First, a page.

Essential Nutrition Actions

The Challenge

  • Young children aged 2 or less and pregnant and lactating women are the most likely to suffer from the devastating effects of malnutrition, which often lead to death, and, for children, reduced physical and cognitive abilities, depriving them of the chance to reach their full potential as human beings.
  • Simple nutrition actions can help developing countries reduce maternal and child under-nutrition and the associated mortality and morbidity.

HKI Solution

Helen Keller International implements the Essential Nutrition Actions (ENA) framework to deliver an integrated package of cost-effective nutrition actions that are proven to reduce maternal and child under-nutrition and associated mortality and morbidity. A key strategy of the ENA framework is to build a broad coalition of advocates to promote messages and services for the following seven essential nutrition and child health interventions to achieve lasting public health impact and further our goal of preventing malnutrition:

  1. Optimal breastfeeding of infants during the first 6 months of life: entails the initiation of breastfeeding within one hour of birth and exclusive breastfeeding of the child for the first 6 months of its life. (To learn more about optimal breastfeeding, see Infant and Young Child Feeding).
  2. Optimal complementary feeding from 6 months of age with continued breastfeeding to 24 months and beyond: entails improving the nutrient content of traditional baby foods as well as enhancing the quality of the local diet through the introduction of point-of-use products, including micronutrient powders such as Sprinkles or lipid-based nutrient supplements. (For more information about point-of-use supplements, see Food Fortification).
  3. Nutritional care of sick and malnourished children: includes “kangaroo mother” care for infants who have a low birth weight; increased feeding during or after an infant’s illness; treatment of diarrhea in young children with oral rehydration solution as well as Zinc and Vitamin A Supplementation; and integration, where appropriate, of community-based therapeutic care for treatment of moderate and severe acute malnutrition in infants (for more information, see Managing Acute Malnutrition).
  4. Improved nutrition for pregnant and lactating women: includes dietary changes to ensure increased caloric and protein intake, iron absorption and intake of other micronutrients; rest during pregnancy; and iron-folic acid supplementation.
  5. Control of vitamin A deficiency: includes breastfeeding; vitamin a supplementation for children 6-59 months of age and post-partum women; dietary diversification; and promotion of the consumption of fortified foods (to learn more about HKI’s efforts to combat vitamin A deficiency, see Vitamin A Supplementation).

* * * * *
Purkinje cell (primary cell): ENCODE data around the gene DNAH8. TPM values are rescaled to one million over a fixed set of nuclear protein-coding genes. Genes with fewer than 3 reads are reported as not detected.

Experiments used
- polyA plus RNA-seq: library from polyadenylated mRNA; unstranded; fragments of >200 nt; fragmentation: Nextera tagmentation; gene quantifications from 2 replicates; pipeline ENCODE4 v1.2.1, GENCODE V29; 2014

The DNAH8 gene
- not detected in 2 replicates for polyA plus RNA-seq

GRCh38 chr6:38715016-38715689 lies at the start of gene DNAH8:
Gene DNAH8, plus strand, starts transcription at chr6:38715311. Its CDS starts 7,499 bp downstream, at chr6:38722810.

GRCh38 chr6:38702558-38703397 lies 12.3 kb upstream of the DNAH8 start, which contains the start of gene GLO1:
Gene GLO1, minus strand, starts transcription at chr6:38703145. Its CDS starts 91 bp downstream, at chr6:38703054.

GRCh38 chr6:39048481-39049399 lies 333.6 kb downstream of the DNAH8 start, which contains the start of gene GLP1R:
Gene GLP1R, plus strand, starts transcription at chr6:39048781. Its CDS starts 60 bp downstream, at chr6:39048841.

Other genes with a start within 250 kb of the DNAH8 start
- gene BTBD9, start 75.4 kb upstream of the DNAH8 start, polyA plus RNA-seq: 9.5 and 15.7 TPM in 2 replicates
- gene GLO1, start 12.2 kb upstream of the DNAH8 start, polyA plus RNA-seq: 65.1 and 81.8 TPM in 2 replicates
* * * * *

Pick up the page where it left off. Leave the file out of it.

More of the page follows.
6. Integrated control of anemia in pregnant women and children: includes improved iron nutrition and supplementation for pregnant women; intermittent preventive treatment for malaria during pregnancy; promotion of insecticide-treated bed nets; de-worming for women during pregnancy and for children starting at 12 months of age; and delayed cord clamping.
  7. Promoting the use of iodized salt.

To achieve high coverage levels, the Essential Nutrition Actions framework emphasizes:

  • reaching children and women through existing programs in multiple sectors such as health, agriculture and education;
  • disseminating messages through multiple channels, including interpersonal counseling, women’s and community group discussions, educational talks at heath centers, community events and mass media, especially radio; and
  • using the techniques of behavior change communications which move beyond message dissemination to supporting individuals and communities in making the transition to healthier practices.

Helen Keller International also builds on and strengthens the capabilities of existing health staff and selected community members:

  • We introduce short, skills-based training programs to teach health personnel and selected community members the importance of the seven elements.
  • The programs also demonstrate techniques for determining behavior change goals with pregnant women as well as with mothers of young children and their families.
  • These actions are promoted at health facilities, in local communities and through other relevant programs such as our Homestead Food Production program and village gardens, Community-based Treatment of Acute Malnutrition, and through primary education and microcredit programs.
  • The ENA framework also addresses HIV/AIDs by preventing mother-to -child transmission of HIV through optimal infant feeding and supporting nutritional care of people living with HIV/ AIDS. (For more information, please see Nutritional Support to People Living with HIV/AIDS.)